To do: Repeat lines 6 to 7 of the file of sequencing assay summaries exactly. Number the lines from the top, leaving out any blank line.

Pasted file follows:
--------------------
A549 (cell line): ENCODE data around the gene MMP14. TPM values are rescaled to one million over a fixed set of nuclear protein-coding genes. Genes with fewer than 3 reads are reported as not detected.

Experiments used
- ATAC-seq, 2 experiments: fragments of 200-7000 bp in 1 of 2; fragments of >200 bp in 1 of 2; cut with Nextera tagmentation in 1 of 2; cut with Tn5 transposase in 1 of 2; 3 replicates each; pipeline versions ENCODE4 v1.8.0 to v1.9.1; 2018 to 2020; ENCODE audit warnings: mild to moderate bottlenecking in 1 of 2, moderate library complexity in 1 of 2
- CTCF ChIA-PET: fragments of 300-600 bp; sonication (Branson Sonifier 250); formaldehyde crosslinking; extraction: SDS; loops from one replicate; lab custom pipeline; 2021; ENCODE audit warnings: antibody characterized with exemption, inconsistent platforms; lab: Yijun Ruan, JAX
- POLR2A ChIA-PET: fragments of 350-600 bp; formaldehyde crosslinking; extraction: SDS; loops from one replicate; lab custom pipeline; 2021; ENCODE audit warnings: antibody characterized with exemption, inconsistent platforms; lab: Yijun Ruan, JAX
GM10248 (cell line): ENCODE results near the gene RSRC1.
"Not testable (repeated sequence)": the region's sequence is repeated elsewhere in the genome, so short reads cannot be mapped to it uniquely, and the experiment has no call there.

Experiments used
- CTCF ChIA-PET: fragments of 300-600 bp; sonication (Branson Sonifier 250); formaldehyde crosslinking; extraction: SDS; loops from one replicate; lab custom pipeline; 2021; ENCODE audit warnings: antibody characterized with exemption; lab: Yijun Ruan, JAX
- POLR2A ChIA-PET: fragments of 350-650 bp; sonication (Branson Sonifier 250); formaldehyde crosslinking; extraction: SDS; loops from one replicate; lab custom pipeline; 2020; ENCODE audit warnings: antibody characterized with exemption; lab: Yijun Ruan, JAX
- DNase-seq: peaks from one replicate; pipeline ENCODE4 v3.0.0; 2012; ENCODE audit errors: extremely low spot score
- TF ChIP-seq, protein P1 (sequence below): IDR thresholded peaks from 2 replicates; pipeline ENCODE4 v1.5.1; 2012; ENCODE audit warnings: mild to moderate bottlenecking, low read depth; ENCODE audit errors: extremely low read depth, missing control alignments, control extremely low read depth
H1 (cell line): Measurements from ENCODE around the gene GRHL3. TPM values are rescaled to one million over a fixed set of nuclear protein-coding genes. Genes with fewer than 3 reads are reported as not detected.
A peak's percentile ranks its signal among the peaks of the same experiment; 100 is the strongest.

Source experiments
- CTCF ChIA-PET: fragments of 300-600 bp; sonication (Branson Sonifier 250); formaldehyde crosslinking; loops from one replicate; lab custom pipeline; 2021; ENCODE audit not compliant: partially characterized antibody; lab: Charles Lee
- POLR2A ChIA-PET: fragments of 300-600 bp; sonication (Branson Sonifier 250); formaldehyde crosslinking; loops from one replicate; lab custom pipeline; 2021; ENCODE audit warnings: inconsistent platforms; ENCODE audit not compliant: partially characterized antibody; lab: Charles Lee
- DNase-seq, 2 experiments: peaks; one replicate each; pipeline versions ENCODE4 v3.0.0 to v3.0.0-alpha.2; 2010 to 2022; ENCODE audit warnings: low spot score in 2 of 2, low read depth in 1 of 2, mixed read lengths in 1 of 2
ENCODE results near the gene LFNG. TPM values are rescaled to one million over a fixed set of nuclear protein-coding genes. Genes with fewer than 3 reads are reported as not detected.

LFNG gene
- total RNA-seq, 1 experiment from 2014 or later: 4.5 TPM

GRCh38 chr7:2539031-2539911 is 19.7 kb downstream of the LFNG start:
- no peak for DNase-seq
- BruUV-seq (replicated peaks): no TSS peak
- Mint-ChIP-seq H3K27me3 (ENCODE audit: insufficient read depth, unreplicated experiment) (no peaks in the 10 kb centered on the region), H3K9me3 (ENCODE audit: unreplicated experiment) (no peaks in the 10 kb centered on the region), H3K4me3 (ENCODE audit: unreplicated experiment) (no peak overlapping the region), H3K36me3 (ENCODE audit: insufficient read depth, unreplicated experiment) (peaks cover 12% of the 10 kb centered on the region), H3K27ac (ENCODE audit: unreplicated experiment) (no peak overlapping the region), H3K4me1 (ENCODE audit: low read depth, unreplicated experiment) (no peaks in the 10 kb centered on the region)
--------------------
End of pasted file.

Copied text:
GM10248 (cell line): ENCODE results near the gene RSRC1.
"Not testable (repeated sequence)": the region's sequence is repeated elsewhere in the genome, so short reads cannot be mapped to it uniquely, and the experiment has no call there.